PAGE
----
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Passaic County Historic Sites

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Historic Sites

Dey Mansion Washington's Headquarters, Wayne
PassaicCounty-306The Dey Mansion located in  Preakness Valley Park was listed on the State and National Registers of Historic Places in 1972. Under the direction of the Passaic County Board of Chosen Freeholders, the staff at Dey Mansion are dedicated to preserving and interpreting the history of the Dey Family and the important role that their home played as General George Washington’s Headquarters during the summer and fall of 1780. Through tours, lectures, and special events the Dey Mansion promotes the exploration of life in Colonial America, the events and people of the American Revolution, and the need and importance of historic preservation. Please visit the Dey Mansion’s website www.deymansion.org for more information.

John W. Rea House, Hawthorne

250px-Rea_HouseThe John W. Rea House located in Goffle Brook Park was listed on the State and National Registers of Historic Places in 1999.  Originally built as a private residence in c. 1810 by Henry Doremus, it features traditional Dutch Colonial Architecture that is reflective of the time period and geographic area. The Rea house changed hands a number of times; becoming a tavern in 1920 and a local Boy's Club Headquarters before it was converted to permanent County office space in 1967. The County used the Rea house as offices until 1999. Today the Rea house is slated for a complete rehabilitation, with completion expected in December 2018. Under the direction of the Department of Cultural & Historic Affairs, the Rea House will be used as a new County-wide art center with gallery and classroom spaces.


Lambert Castle, Paterson


lambert-castle-spoon-museum-paterson-njLambert Castle was listed on the New Jersey Register in 1975 and the National Register of Historic Places in 1976. Lambert Castle is owned by the County of Passaic and operated by the Passaic County Historical Society, a non-profit corporation established in 1926, who continues to use the building as a museum and library. For more information about Lambert Castle please visit the Passaic County Historical Society’s website: Lambert Castle & PCHS


Lambert Tower, Paterson/Woodland Park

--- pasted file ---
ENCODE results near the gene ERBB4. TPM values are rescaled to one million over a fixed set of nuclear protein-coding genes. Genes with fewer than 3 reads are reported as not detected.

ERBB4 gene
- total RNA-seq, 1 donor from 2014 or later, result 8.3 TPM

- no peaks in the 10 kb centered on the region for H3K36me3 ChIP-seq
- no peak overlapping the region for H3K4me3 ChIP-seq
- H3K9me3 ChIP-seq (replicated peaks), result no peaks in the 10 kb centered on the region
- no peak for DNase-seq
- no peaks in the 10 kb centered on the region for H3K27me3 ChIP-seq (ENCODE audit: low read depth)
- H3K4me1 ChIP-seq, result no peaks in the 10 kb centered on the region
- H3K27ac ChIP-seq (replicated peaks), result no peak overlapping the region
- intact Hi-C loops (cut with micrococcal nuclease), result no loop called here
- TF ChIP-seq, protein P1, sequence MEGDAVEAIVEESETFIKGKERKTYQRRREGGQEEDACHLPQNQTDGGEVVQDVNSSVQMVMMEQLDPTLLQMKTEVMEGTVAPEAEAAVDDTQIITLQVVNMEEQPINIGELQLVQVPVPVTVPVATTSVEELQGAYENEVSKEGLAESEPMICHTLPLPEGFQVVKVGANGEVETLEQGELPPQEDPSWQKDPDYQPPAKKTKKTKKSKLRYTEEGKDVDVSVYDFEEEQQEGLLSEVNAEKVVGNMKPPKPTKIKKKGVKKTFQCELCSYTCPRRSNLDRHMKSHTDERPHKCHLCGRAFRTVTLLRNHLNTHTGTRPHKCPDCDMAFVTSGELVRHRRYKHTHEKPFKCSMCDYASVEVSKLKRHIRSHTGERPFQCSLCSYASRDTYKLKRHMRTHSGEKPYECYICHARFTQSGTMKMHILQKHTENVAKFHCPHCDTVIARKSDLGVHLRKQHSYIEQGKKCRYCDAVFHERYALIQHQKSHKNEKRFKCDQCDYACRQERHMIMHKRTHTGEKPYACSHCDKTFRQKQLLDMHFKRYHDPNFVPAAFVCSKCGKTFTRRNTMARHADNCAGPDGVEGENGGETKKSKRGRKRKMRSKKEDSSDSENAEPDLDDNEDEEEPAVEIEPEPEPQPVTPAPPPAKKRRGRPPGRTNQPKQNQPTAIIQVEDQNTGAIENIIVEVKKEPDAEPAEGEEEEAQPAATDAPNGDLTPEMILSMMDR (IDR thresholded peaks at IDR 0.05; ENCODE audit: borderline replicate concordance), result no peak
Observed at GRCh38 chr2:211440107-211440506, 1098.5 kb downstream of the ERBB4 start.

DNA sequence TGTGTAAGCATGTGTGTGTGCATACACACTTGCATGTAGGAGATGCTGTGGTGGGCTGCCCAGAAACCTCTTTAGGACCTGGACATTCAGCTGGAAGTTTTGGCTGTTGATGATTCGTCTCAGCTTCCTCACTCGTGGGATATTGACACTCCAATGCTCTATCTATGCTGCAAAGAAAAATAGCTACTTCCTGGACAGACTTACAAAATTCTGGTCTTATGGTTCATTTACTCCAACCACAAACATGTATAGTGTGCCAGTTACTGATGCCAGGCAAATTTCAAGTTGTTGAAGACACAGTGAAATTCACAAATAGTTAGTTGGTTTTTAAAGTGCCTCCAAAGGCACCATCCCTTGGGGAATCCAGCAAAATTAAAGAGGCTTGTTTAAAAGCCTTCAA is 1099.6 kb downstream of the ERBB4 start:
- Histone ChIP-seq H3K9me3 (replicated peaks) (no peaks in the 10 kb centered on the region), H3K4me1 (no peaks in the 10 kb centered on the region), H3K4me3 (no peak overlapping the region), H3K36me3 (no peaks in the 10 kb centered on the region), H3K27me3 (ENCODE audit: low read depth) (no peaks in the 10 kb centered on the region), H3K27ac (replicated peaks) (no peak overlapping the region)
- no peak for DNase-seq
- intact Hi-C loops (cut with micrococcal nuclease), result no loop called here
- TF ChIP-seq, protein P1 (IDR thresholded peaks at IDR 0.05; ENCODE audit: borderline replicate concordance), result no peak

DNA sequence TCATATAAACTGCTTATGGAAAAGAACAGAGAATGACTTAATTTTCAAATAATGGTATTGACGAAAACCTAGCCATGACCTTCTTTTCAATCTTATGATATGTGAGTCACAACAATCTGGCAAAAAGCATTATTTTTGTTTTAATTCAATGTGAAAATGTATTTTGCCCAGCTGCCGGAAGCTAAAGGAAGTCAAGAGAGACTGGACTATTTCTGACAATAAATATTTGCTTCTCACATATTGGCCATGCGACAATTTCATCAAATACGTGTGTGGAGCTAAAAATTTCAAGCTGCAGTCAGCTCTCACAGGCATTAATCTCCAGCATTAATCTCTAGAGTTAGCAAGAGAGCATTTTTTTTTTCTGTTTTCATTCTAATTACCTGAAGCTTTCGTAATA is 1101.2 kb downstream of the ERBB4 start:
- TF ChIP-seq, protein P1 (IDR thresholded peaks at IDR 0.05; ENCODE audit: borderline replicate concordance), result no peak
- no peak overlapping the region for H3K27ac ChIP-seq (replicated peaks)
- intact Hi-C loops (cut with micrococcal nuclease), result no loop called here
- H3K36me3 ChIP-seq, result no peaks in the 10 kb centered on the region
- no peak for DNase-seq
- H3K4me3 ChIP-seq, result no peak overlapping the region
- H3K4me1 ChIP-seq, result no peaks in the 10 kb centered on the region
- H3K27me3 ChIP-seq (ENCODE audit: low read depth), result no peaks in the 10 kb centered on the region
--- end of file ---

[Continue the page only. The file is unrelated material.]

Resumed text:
Lambert TowerLocated in Garret Mountain Reservation, the 70 ft. tall Lambert Tower was built in 1896 by Catholina Lambert. Along with Lambert Castle, the structure was built reminiscent of the castles in Great Britain were Catholina Lambert spent his childhood. The tower was open to visitors throughout the 1930s but was used by the military as a lookout for enemy aircraft during World War II. In 2014, thanks to a partnership between Passaic County and New Jersey's Green Acres Program, Lambert Tower observation deck re-opened to the public. Visitors are able to enjoy spectacular views of New York from Bear Mountain to the North, along the New York City skyline, and all the way south to Sandy Hook, NJ. For more information about visiting Lambert Tower, and inquiries about special events, please contact the Department of Cultural & Historic Affairs.

Vanderhoef-Westervelt House, Clifton
Vanderhoef HouseThe Vanderhoef-Westervelt House, located in Weasel Brook Park is one of the oldest buildings in Passaic County and is the oldest County owned facility. The structure was built c. 1720 as the home of Gilbert Vanderhoef, owner, and operator of the County second oldest gristmill. Although the property changed hands a number of times it continued to be operated as a grist mill until 1897. The Vanderhoef-Westervelt house is undergoing a complete restoration, slated to be finished August 2018. Once complete, the house will serve as an extension to both the Departments of Cultural & Historic Affairs and Parks & Recreation. They will permit the use of the building as meeting space for various organizations, as well as house exhibitions on the history of Clifton, Passaic County, and Weasel Brook Park. In addition, the Departments will provide educational and recreational programs throughout the year. For more information on the restoration of the Westervelt-Vanderhoef house, or its uses, please contact the Department of Cultural & Historic Affairs.